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Posts Tagged ‘fences’

            “There are three kinds of men. The one that learns by reading. The few who learn by observation. The rest of them have to pee on the electric fence for themselves.” – Will Rogers  

Stone Fence exhibit along the Blue Ridge Parkway. — Photo by Pat Bean

Adventures with Pepper: Day 31

            Today was my first day of driving the Blue Ridge Parkway. Of course I began it by stopping at every overlook and exhibit along the 466-mile scenic drive.

One of the many stone fences along the Skyline Trail. Am I the only on who sees beauty in them? — Photo by Pat Bean

One of these first sites talked about the rock walls, some of which had been built by slaves, in the area. The ones on exhibit at this site were hog walls, designed to keep out wild hogs that foraged for accords and chestnuts.

I had also seen a lot of stone fences on my drive on Skyline Drive.The way the natural rocks had been fitted together to form low walls around narrow road drop offs fascinated me.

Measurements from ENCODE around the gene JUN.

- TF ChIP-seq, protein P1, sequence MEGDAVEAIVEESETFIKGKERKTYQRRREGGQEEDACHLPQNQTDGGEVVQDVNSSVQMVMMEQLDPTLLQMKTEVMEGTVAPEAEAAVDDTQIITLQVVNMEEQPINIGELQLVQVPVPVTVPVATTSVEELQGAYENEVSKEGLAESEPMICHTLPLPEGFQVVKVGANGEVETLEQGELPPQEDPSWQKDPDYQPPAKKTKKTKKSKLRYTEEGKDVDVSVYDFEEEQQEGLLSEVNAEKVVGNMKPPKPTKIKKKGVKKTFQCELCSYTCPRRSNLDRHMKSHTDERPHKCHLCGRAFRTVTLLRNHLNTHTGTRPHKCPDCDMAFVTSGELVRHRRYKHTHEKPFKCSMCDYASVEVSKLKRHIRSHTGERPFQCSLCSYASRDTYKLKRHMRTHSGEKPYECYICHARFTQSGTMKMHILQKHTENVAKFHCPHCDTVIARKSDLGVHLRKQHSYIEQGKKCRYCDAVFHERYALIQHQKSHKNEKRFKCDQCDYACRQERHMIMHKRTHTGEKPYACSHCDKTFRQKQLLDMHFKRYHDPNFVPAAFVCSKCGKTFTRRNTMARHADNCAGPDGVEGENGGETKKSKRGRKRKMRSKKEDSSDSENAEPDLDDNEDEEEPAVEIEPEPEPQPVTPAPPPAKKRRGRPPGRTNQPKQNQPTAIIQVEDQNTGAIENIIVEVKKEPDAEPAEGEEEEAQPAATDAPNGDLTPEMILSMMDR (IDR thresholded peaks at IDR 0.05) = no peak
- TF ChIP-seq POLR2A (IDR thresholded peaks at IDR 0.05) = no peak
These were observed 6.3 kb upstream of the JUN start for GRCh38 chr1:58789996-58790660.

And what kind of wall do we get today? The ugly, too tall, cement Jersey barrier, which if the thousands I see as I drive across this country are any indication, somebody is probably getting very rich. — Wikipedia photo

Most of these walls had been built by the Civilian Conservation Corps work relief program during the Great Depression. I’ve seen handiwork of the CCC almost everywhere I’ve traveled, including Lake Walcott State Park in Idaho.I saw a lot of rock fences, and wooden ones as well, along the parkway as I slowly made my way south along the crest of the Blue Ridge Mountains at the rate, including stops, of about 15 mph.

The fences, of course, made me think of Robert Frost’s “Mending Wall,” which I later looked up and read. I thought you might enjoy a few verses, too.

This fence builder, in my opinion, was an artist. — Photo by Pat Bean

Mending Wall

Something there is that doesn’t love a wall,
That sends the frozen-ground-swell under it,
And spills the upper boulders in the sun,
And makes gaps even two can pass abreast….

But at spring mending-time we find them there.
I let my neighbor know beyond the hill;
And on a day we meet to walk the line
And set the wall between us once again.

 He is all pine and I am apple orchard.
My apple trees will never get across
And eat the cones under his pines, I tell him.
He only says “Good fences make good neighbors.”

Book Report: Travels with Maggie is now at 57,928 words.

The Wondering Wanderer’s blog pick of the day.

Bean’s Pat: Tripperspot http://tinyurl.com/8zgxa7q This blogger got me with her conclusion on how we judge a person. Passion for something positive in life is priceless. Just save us all from ever being judgmental of others.

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